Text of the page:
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Article ID: 705370

Spinal Cord Injuries Throw Body Clocks Off Schedule, New Study Shows

University of Colorado Boulder

Following a spinal cord injury, the body’s internal clocks fall out of sync, impacting temperature, hormones and immunity, according to new research funded by the U.S. Department of Defense. The findings could lead to “chronotherapies” to reset clocks and improve recovery.

Released:
12-Dec-2018 4:45 PM EST
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Article ID: 705369

Your Brain on Imagination: It Looks a Lot Like Your Brain on Reality

University of Colorado Boulder

A new brain imaging study shows that when we imagine something we fear, it stimulates similar neural pathways as when we experience it. The findings suggest imagination can be a powerful therapeutic tool for helping people get over phobias or post traumatic stress.

Released:
12-Dec-2018 4:05 PM EST

Social and Behavioral Sciences

  • Embargo expired:
    12-Dec-2018 4:00 PM EST

Article ID: 705139

Risk of Dementia Increased Among Female Veterans with TBI, PTSD, Depression

American Academy of Neurology (AAN)

Female military veterans who have traumatic brain injury, post-traumatic stress disorder or depression long after their service may be more likely to later develop dementia than female veterans without those conditions, according to a study published in the December 12, 2018, online issue of Neurology®, the medical journal of the American Academy of Neurology.

Released:
7-Dec-2018 3:05 PM EST
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  • Embargo expired:
    6-Dec-2018 7:05 PM EST

Article ID: 705072

Harmful Medical Errors Drop nearly 40% after Implementation of Program to Improve Provider Communication with Families

Uniformed Services University of the Health Sciences (USU)

Harmful medical errors decreased by almost 40 percent after implementing an intervention designed to improve communication between healthcare providers, patients and families, according to a new study published Dec. 6 in the British Medical Journal by researchers at the Uniformed Services University of the Health Sciences (USU) in conjunction with the Patient and Family Centered I-Pass Study Team.

Released:
6-Dec-2018 3:05 PM EST
  • Embargo expired:
    5-Dec-2018 5:05 AM EST

Article ID: 704825

Scientists Identify ‘Youth Factor’ in Blood Cells That Speeds Fracture Repair

Duke Health

Duke Health researchers have previously shown that introducing bone marrow stem cells to a bone injury can expedite healing, but the exact process was unclear. Now, the same Duke-led team believes it has pinpointed the “youth factor” inside bone marrow stem cells -- it’s the macrophage, a type of white blood cell, and the proteins it secretes that can have a rejuvenating effect on tissue. Nature Communications will publish the findings online on Dec. 5.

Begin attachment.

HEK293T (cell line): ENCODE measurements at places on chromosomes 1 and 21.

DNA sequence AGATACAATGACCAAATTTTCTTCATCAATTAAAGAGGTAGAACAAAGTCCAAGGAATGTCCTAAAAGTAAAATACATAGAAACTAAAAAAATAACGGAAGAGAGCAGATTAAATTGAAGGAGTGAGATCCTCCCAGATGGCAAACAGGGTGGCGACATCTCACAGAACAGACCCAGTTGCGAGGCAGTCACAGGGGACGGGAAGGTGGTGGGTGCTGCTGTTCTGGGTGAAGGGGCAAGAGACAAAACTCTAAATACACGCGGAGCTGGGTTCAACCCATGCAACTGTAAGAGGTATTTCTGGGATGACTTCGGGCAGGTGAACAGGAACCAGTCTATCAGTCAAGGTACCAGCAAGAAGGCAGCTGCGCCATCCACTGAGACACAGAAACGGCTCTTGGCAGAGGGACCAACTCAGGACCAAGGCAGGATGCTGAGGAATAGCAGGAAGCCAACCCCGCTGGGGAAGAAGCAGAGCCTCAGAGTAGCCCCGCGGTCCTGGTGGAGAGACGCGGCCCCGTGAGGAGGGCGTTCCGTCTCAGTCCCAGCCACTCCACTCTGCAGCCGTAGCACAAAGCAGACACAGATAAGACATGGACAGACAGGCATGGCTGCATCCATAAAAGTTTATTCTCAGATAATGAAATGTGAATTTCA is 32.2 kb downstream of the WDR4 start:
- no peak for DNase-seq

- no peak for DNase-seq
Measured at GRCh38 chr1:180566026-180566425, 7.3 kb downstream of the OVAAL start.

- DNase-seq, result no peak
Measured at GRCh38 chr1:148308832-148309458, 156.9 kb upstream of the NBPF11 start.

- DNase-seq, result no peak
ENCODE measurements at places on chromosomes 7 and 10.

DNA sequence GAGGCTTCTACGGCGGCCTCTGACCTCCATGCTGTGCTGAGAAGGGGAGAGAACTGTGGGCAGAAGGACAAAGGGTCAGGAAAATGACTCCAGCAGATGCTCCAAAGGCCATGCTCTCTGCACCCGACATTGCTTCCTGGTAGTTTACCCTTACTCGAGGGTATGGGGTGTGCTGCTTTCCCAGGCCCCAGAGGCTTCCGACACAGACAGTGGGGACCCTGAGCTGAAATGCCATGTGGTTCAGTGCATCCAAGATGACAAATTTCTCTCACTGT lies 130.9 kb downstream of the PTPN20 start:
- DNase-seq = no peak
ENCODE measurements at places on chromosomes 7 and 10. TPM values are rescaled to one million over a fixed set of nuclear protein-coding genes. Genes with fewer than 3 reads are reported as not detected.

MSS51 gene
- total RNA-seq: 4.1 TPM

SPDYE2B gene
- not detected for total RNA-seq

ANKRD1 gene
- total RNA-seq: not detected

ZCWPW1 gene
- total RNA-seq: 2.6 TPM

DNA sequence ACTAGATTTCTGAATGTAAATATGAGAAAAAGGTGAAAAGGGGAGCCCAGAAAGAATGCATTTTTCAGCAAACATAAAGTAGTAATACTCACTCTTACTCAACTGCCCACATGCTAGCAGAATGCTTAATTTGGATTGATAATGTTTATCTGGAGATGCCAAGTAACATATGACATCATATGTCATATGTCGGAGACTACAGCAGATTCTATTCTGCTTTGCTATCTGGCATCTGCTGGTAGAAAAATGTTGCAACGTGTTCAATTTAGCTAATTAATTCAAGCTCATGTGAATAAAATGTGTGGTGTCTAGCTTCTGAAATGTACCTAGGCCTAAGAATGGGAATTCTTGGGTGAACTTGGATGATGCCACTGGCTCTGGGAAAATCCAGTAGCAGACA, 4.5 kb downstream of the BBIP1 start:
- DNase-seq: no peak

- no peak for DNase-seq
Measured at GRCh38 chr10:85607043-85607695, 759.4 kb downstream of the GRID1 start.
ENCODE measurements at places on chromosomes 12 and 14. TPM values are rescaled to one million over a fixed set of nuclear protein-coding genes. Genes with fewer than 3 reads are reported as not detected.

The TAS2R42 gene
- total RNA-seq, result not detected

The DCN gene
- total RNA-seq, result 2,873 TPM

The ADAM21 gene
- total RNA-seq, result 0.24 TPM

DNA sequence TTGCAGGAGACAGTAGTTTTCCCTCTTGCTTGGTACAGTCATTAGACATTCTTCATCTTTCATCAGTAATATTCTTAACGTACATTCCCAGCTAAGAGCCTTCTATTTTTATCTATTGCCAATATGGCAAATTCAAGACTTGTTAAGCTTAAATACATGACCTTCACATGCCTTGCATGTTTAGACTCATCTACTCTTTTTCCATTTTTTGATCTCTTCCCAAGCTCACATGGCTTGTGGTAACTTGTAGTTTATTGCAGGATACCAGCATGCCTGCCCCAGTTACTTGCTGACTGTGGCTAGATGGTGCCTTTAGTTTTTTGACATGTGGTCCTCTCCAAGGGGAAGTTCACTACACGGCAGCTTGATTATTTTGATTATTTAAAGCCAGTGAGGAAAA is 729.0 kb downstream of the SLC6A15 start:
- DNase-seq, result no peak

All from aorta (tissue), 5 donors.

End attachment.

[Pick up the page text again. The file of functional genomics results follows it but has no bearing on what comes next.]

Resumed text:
Released:
3-Dec-2018 4:35 PM EST
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Article ID: 704901

Spinal Cord Injury Could Throw Off Body’s Internal Clock, Study Shows

University of Texas at Austin (UT Austin)

Although paralysis is the most noticeable result of a spinal cord injury, a new study by researchers at The University of Texas at Austin suggests such injuries could throw off the internal clock of the entire body’s daily activities, from hormones to sleep-wake schedules.

Released:
4-Dec-2018 1:05 PM EST
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Article ID: 704666

A New Treatment Method of Post-Traumatic Stress Disorder Syndrome is Discovered in Russia

South Ural State University

In spite of high level of modern medicine development many problems of this sphere are not solved till the present.

Released:
30-Nov-2018 9:00 AM EST
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Article ID: 704616

Youth Football Changes Nerve Fibers in Brain

Radiological Society of North America (RSNA)

CHICAGO - MRI scans show that repetitive blows to the head result in brain changes among youth football players, according to a new study being presented today at the annual meeting of the Radiological Society of North America (RSNA).

Released:
29-Nov-2018 11:05 AM EST

Article ID: 704312

Emergency Room Physician Tamara O’Neal, MD, and Pharmacy Resident Dayna Less are Victims of Gun Violence at Mercy Hospital & Medical Center

Loyola University Health System

As a doctor who often treated shooting victims, Mercy Hospital emergency department physician Tamara O'Neal, MD, was greatly concerned about the toll of gun violence. Dr. O'Neal herself became a victim of gun violence on November 19 when she and two others were killed by a gunman at Mercy Hospital.

Released:
20-Nov-2018 6:05 PM EST
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Article ID: 704132

Media Advisory: Look to Social Aspects of Health Not Just Biology, Say Researchers

Johns Hopkins Medicine

It’s a common scenario in many emergency rooms: A man with a long history of homelessness and schizophrenia reports hallucinations and thoughts of suicide. Should the medical team admit him for hospitalization or treat him with antipsychotic drugs and release him from the ER? Lessons learned from this experience are the focus of the first article in a series of case studies that begins Nov. 15 in the New England Journal of Medicine.

Released:
19-Nov-2018 8:00 AM EST

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